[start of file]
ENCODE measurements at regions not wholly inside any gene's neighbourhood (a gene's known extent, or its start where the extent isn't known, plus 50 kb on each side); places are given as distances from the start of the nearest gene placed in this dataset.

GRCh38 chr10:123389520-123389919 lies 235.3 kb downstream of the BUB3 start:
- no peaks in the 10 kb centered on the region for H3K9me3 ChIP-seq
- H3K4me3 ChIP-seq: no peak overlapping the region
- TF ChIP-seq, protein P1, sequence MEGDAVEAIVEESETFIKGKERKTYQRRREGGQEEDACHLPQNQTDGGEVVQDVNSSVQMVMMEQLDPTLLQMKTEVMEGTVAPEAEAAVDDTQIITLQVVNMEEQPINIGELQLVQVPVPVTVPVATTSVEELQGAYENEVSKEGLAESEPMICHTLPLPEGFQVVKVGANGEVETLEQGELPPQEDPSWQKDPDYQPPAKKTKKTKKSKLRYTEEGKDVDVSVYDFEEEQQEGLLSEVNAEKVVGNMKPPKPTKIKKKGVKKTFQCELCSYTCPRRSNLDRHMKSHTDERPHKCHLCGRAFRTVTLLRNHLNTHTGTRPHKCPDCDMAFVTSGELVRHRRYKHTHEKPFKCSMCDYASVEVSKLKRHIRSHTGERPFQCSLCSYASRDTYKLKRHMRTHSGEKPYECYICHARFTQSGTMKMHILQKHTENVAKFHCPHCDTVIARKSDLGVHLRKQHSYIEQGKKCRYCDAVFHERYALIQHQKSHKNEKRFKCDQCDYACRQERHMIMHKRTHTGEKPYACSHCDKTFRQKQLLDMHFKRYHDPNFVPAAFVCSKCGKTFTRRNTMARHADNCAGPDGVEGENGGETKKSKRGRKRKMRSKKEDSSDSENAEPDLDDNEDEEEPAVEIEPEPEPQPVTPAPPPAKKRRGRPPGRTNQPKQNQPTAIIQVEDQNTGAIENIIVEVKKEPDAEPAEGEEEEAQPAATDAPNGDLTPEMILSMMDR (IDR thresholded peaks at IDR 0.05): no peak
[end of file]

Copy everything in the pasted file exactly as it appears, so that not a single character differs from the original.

ENCODE measurements at regions not wholly inside any gene's neighbourhood (a gene's known extent, or its start where the extent isn't known, plus 50 kb on each side); places are given as distances from the start of the nearest gene placed in this dataset.

GRCh38 chr10:123389520-123389919 lies 235.3 kb downstream of the BUB3 start:
- no peaks in the 10 kb centered on the region for H3K9me3 ChIP-seq
- H3K4me3 ChIP-seq: no peak overlapping the region
- TF ChIP-seq, protein P1, sequence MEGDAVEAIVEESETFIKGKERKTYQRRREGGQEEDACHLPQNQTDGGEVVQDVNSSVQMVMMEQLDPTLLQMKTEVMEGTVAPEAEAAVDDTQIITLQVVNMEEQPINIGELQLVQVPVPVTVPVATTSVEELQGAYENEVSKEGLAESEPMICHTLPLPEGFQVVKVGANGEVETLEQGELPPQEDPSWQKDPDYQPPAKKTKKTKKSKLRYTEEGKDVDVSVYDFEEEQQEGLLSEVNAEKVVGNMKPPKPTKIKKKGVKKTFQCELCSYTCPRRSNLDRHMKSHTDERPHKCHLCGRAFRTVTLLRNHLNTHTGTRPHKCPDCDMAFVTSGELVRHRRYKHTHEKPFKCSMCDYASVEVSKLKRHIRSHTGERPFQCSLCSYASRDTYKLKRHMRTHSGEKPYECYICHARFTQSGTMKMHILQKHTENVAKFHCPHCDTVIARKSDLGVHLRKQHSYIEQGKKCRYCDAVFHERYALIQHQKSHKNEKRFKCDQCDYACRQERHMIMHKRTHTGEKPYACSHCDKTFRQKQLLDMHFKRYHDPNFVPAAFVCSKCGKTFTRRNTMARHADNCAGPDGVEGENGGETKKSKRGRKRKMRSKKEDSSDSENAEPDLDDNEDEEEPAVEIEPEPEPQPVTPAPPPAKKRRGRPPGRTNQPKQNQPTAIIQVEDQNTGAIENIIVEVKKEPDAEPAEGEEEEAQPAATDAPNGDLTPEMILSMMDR (IDR thresholded peaks at IDR 0.05): no peak